VIP latrines may be designed with single or double pits. Double pits may be used, for example, when cultural taboos prohibit the mixing of male and female faeces. Twin pits may also be used to facilitate emptying and composting. When one pit is full, the other can be emptied and reused. The pit of a VIP latrine is usually located directly beneath the slab to prevent fouling of the chute, which would lead to odour and fly problems, and require regular cleaning.

The VIP latrine is more expensive than either traditional designs or the sanplat and this should be borne in mind when considering its use. In some areas, traditional latrines or sanplat latrines can be improved by providing ventilation. However, it likely that traditional floor materials will allow light to enter the pit, which will make fly control more difficult. Installing a vent pipe on an existing latrine may damage it. When considering a VIP latrine as an improvement on existing sanitation, it is important to be aware that this may require the construction of a new latrine, not simply the upgrading of an existing one.

Pour-flush latrines

A pour-flush latrine is a type of pit latrine where small volumes of water (commonly 1-3 litres) are used to flush faeces into the pit. They are most appropriate where people use water to clean themselves after defecating (e.g. in Muslim cultures) and where people have access to reliable water supplies close to the home. Solid materials should not be disposed of into pour-flush latrines, as this could block the pipe and even cause it to break.

A pour-flush latrine has a small collection pan set in a slab. Wastes are disposed of through a section of pipe bent into a U shape (a U-bend) to maintain a water seal for reducing fly and odour problems. A vent pipe may also be added to the pit to help with fly and odour problems. The pit of a pour-flush latrine may be located directly beneath the slab or set to one side, but offset pits may require more water to prevent blockages. The pit is usually connected to a soakaway to allow liquids to infiltrate the soil, leaving solid waste to decompose. Pour-flush latrines can also be designed to be connected to small-bore sewers at a later date. As with VIP latrines, twin pits may be used.

4.1.3 Septic tanks

A septic tank is a form of on-site sanitation that provides the convenience of a sewerage system. It is usually linked to flush toilets and can receive domestic wastewater (or sullage). Since flush toilets tend to use large amounts of water, septic tanks are usually appropriate only for households with water piped into the home. The tank is offset from the house and linked to the toilet and domestic wastewater by a short drain. It is designed to hold solids and is linked to a soakaway to dispose of liquid waste (effluent).

Septic tanks generally require relatively large amounts of land and periodic emptying by vacuum tankers. This is often expensive and the trucks will need easy access to the tank. Septic tanks thus tend to be high-cost solutions for improving sanitation. They are commonly used only by communities whose members have access to water supply within the home, have land available and who can afford the cost of emptying the tanks. Communal septic tanks may be feasible if a large number of households close to the tank can be connected with very short lengths of sewer pipe. For such a system to work, however, each household needs sufficient water to flush faeces into the septic tank effectively. This approach will probably be effective only when water is supplied to at least one tap on each plot.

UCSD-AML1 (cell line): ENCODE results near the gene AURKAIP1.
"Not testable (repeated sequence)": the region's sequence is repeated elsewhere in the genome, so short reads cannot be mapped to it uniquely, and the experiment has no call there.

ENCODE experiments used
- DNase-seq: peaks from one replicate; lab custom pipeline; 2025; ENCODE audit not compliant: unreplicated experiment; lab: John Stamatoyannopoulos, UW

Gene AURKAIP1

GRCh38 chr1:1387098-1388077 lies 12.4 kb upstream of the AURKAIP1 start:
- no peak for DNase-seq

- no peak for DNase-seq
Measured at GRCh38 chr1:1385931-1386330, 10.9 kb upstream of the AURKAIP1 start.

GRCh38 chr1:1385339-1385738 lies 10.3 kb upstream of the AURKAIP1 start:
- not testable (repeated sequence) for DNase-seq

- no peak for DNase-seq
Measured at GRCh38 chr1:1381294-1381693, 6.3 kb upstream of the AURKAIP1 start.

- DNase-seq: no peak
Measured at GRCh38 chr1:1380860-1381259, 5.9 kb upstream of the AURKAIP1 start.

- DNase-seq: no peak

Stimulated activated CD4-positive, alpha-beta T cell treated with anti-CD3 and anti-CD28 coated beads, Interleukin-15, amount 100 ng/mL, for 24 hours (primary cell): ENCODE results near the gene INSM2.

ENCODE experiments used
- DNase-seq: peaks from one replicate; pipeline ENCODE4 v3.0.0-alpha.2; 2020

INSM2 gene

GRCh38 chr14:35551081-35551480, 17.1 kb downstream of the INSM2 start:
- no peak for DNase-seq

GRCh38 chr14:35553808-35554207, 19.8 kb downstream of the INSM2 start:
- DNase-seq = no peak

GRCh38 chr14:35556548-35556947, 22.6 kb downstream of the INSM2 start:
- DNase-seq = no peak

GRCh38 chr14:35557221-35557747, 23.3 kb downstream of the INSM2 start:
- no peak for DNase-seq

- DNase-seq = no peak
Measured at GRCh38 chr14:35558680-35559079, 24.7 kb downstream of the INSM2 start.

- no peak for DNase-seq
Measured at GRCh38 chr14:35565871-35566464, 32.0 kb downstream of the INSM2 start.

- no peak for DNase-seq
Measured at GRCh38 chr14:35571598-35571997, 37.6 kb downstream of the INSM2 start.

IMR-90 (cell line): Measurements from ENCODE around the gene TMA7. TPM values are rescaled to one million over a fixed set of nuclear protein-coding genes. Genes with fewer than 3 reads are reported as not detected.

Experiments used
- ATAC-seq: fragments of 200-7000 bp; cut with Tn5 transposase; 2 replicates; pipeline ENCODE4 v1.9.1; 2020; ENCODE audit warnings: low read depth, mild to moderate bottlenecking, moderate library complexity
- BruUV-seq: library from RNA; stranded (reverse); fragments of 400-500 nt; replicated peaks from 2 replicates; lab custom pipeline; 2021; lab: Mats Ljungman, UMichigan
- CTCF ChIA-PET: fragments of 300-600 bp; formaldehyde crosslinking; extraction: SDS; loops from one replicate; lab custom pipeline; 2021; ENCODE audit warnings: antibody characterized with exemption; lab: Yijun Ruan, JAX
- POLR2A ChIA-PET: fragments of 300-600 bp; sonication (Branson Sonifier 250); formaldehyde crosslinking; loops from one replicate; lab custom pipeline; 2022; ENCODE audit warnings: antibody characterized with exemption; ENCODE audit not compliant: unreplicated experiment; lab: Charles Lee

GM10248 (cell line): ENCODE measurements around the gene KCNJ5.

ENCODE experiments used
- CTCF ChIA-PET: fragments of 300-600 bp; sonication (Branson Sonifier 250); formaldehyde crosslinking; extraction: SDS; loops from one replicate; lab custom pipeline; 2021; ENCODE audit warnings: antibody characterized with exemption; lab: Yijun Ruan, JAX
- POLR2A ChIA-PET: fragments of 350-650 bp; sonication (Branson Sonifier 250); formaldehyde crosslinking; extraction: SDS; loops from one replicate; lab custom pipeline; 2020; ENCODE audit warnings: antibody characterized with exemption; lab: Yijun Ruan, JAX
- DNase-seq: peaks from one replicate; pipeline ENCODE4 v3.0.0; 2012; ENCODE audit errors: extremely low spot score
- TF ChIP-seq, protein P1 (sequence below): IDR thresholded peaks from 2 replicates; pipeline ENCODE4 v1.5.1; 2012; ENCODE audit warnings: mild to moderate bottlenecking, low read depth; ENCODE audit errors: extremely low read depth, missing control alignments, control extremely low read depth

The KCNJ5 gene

4.1.4 Aquaprivies

An aquaprivy is similar to a septic tank; it can be connected to flush toilets and take most household wastewater. It consists of a large tank with a water seal formed by a simple down pipe into the tank to prevent odour and fly problems. Its drawback is that water must be added each day to maintain the water seal, and this is often difficult to do unless water is piped into the home. The tank is connected to a soakaway to dispose of effluent. Unlike a septic tank, the aquaprivy tank is located directly below the house, but it, too, requires periodic emptying and must be accessible to a vacuum tanker. Aquaprivies are expensive and do not offer any real advantages over pour-flush latrines.

4.1.5 Sewerage systems

Sewerage systems are designed to collect excreta and domestic wastewater and transport them away from homes to a treatment and/or disposal point. All sewerage systems require water for flushing waste away. Conventional sewerage is a high-cost sanitation option; it is usually deep-laid and must be maintained by professional staff. Such a system is thus appropriate only where funds are available for operation and maintenance by trained staff. All sewerage systems should be linked to a treatment plant, as the raw faeces they carry represent a public health risk.

Modified sewerage systems are also designed to transport waste away from the home, but work on different principles from conventional sewerage systems. They do not require high-volume flush toilets, but do need significant amounts of water for flushing. At least one tap on each plot or property is therefore essential. Small-bore sewers are designed to carry only effluent, and each home requires an interceptor tank to collect and store solid material, which must be regularly emptied by mechanical means.

Shallow sewers are larger-diameter sewers that carry both solid and liquid wastes. They differ from conventional sewers in that solids deposited in the pipes are resuspended when water builds up behind the blockage. To ensure that enough water is available to move the solids, all household wastewater should be disposed of into the sewer.

While both of these modified sewerage systems have problems, they have been successfully managed by communities and have far lower water requirements than conventional sewers. The modified technologies may be appropriate in larger villages that have water supplies close to, or within, the homes.